By Walter Ernsting (= German issue #7 “by Clark Darlton,” 20 October 1961)
Sammy Derring, a clerk in the Western Bloc Ministry of Defense, is taken over by a Mind Snatcher – by mistake, because the Mind Snatcher believes he is taking over Samuel Daring, the US Secretary of Defense. It is part of a concerted new plot by the aliens to scout information preparatory to an all-out assault on the earth. The plot is discovered when “Derring” requests documents far exceeding his security clearance. Allan Mercant is called in but the Mind Snatcher flees (leaving a confused Derring) and makes its way to the real Secretary Daring.
In the Gobi Desert, Khrest has taken charge of training the new Mutant Corps, among whom we are introduced to Tama Yokida, telekinetic and “elemental energy converter” (for lack of a better term – he can “change an element into another and gather up the released energy at will and use it whichever way [he] want[s]” - p. 26), and Ishi Matsu, “televisionary” (essentially X-Ray Vision). Khrest is notified of the new Mind Snatcher threat and contacts Perry Rhodan as he returns on the Arkonide auxiliary space sphere, now christened the Good Hope, from scouting the planet Venus for a site to establish a new base. Putting the Mutant Corps into action against the Mind Snatchers must be priority. As soon as Rhodan arrives back in the Gobi, he and his circle meet in a war council with (now-)Captain Klein, Mercant's liaison to Rhodan – who brings the further news that Li Tschai-tung, Klein's Asiatic Federation counterpart and fellow ally to the Third Power, has vanished and is presumed under Mind Snatcher control. Rhodan theorizes that because the Mind Snatchers cast their minds across space from their bodies to their victims the mutant teleporters and/or the teletemporter Ernst Ellert may be able to “tag along” with the aliens as they jump from a human host body back to their own. (There is also some discussion that Ellert could perhaps jump into the future and return to tell them whether and how the Mind Snatchers were defeated. But Ellert says that will not be possible because from any present point in time there are for all intents and purposes an infinite number of futures that he may visit, and there is no way to know which will become “real.”) Rhodan tasks Ellert and Tako Kakuta with tracking “Li.”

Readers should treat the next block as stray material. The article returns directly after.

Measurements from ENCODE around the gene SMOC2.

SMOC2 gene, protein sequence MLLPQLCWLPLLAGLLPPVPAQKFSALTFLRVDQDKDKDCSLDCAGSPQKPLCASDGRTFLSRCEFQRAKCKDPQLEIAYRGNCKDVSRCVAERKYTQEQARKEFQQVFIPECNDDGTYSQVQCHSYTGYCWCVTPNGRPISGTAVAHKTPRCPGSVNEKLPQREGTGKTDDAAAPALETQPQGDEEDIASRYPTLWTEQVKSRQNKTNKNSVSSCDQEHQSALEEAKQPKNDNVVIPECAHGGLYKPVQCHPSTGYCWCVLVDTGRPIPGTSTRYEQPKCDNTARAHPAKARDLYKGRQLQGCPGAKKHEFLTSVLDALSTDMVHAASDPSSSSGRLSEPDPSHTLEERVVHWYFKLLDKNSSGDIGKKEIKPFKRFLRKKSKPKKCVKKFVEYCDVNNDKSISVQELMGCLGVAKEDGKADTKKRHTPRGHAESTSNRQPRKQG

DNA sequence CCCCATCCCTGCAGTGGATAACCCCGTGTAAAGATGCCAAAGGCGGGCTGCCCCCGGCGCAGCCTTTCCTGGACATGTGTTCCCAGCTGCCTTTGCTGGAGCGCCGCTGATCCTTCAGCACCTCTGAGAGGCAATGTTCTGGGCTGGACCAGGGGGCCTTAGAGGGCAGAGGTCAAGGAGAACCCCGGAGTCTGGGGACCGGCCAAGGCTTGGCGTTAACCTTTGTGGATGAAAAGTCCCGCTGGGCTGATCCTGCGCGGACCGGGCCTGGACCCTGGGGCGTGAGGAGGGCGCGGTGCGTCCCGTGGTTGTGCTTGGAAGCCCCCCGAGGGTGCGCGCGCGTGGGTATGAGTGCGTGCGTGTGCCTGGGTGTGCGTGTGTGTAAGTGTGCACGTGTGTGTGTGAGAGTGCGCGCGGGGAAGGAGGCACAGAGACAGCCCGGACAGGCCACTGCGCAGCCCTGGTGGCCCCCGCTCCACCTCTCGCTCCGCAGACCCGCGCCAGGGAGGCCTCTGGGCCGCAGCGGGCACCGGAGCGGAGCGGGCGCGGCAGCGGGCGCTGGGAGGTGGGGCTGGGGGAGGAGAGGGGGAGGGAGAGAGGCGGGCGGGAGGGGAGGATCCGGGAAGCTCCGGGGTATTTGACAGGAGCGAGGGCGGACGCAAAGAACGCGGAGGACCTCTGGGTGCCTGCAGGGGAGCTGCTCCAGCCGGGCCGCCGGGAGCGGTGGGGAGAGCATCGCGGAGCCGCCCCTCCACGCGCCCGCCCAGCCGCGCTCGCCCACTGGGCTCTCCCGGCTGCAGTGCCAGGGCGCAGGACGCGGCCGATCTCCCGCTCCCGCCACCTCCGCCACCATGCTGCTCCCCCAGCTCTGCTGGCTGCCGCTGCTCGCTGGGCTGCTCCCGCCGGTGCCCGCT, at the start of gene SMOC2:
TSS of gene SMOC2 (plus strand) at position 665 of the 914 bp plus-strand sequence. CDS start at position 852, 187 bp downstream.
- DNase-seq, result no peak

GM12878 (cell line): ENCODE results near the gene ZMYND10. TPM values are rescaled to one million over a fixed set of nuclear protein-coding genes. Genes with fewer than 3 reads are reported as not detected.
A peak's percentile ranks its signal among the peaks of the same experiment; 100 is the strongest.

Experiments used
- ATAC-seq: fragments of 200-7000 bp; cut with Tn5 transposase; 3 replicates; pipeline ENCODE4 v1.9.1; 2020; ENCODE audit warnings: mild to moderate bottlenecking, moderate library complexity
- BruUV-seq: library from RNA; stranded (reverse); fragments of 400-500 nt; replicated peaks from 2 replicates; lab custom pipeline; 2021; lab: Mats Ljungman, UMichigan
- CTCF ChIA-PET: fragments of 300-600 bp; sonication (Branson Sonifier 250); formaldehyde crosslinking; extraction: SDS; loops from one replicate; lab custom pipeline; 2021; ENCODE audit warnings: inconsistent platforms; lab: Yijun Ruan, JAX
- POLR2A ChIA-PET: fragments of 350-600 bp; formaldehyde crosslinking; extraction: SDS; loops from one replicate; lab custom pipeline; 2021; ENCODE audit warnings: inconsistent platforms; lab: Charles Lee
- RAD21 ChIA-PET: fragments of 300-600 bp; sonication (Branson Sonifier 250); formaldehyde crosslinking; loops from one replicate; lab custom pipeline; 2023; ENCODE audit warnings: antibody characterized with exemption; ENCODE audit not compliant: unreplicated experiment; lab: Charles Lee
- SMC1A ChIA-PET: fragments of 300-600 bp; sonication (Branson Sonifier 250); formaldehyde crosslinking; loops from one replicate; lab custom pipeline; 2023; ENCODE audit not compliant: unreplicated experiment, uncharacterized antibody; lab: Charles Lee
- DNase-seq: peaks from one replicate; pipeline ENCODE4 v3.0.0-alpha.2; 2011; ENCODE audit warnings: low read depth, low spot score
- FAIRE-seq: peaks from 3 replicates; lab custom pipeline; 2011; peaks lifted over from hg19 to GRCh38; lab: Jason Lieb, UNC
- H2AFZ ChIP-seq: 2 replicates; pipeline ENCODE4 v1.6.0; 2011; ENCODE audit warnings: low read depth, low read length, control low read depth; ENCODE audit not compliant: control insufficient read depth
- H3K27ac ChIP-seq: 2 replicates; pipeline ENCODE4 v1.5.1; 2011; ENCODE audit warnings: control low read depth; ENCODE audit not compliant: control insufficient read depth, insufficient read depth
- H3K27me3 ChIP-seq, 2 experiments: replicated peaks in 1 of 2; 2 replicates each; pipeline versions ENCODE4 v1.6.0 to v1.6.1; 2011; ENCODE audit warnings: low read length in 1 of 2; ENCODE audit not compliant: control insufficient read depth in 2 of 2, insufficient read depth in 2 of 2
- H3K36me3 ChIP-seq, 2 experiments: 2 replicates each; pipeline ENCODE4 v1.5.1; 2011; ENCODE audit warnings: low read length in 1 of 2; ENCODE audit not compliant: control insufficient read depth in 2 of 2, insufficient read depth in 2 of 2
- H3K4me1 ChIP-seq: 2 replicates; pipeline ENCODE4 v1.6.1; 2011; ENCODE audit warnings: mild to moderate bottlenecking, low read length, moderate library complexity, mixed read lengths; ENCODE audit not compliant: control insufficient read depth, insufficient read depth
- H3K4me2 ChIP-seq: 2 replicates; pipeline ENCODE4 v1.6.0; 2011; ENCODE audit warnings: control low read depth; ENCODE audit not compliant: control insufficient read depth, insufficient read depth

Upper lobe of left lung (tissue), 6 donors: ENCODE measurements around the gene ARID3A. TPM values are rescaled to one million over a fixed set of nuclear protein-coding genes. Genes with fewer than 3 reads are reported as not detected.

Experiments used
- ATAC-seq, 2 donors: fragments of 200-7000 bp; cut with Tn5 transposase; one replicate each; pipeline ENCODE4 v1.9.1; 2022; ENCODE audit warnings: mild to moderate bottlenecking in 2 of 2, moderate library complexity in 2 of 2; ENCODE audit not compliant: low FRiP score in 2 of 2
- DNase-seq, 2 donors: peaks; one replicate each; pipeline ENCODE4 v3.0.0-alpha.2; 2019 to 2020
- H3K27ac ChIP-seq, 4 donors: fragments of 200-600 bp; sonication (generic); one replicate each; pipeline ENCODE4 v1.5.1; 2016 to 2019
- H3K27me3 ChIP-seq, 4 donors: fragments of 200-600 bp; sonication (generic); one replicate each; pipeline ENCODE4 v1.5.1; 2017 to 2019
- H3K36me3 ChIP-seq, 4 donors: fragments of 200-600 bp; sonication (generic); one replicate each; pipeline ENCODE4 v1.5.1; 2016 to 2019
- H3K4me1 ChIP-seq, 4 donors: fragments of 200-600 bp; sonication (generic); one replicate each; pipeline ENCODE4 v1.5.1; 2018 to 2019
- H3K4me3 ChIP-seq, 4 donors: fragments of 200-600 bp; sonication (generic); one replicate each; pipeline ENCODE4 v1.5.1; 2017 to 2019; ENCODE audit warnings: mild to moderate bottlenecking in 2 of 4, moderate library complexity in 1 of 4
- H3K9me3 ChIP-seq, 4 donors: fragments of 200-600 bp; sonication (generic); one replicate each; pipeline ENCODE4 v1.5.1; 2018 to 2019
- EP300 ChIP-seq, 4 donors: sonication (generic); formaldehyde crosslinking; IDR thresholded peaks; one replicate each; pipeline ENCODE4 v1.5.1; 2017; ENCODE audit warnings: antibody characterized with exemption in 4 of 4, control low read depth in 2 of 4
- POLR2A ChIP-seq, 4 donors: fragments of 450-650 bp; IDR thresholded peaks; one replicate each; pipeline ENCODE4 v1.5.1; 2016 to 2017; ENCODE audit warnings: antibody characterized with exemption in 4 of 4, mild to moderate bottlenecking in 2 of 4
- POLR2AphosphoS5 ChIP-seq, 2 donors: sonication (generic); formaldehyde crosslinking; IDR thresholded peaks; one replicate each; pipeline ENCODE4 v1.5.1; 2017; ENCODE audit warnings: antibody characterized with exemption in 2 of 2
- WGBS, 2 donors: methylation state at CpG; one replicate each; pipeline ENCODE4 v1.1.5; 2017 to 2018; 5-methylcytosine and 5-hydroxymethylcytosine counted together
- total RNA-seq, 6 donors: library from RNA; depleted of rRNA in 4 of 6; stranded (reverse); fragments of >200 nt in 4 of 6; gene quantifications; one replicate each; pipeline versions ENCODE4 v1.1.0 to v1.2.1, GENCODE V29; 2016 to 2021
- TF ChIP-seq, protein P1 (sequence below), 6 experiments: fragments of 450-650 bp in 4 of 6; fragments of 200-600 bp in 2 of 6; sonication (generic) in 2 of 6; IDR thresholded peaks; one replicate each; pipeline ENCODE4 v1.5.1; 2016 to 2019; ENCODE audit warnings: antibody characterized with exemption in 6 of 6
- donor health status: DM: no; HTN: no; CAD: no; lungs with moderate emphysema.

Rhodan meets – virtually, via telecom – with the leaders of the big powers who agree to coordinate the earth's defense efforts as well as to building a space fleet. Ellert and Tako, along with Ras Tschubai, track “Li” from Peking to Batang in Mongolia – the teleporters succeeding in a new technique of carrying Ellert along between themselves. “Li” tarries in Batang then boards a flight to the US. The Mind Snatchers have realized that Li's body is under suspicion and have formulated a new way to use it. Ellert discovers that the Mind Snatchers communicate between themselves telepathically, which he reports to Rhodan. Rhodan then dispatches Ellert on another mission – follow the future timeline of a six-year-old girl, Betty Toufry, who inexplicably murdered her own father, an atomic scientist. “Li” arrives at Nevada Spaceport, where John Marshall has discovered that the scientist Dr. Lehmann has also been taken over. “Li” and “Lehmann” are working together to sabotage the test of a powerful new fuel, triggering a chain reaction that will destroy the US space base. The mutants devise a plan to use the Mind Snatchers' own effort against them, forcing them into an unprepared return to their bodies in their as yet undiscovered base on earth. Ellert makes contact with future Betty Toufry and confirms that she is a super-intelligent telepath/telekinetic who discovered her father was taken by the Mind Snatchers. She had to kill him to thwart his own act of sabotage. Betty also cryptically tells Ellert that his fate is the turning point of human history, linked with that of the galactic empire of the far future.
When the Mind Snatchers flee Li and Lehmann's bodies to escape the explosion they set, Tako manages to piggyback with them, teleporting into their base. But in preventing the blast, Ellert's attempt to accompany Tako goes awry and his consciousness is lost in time and space. His body enters a kind of stasis, undecaying, neither alive nor dead. Later, Rhodan constructs an elaborate pyramidal tomb to protect the teletemporter's body for all time in hopes that he will find his way home.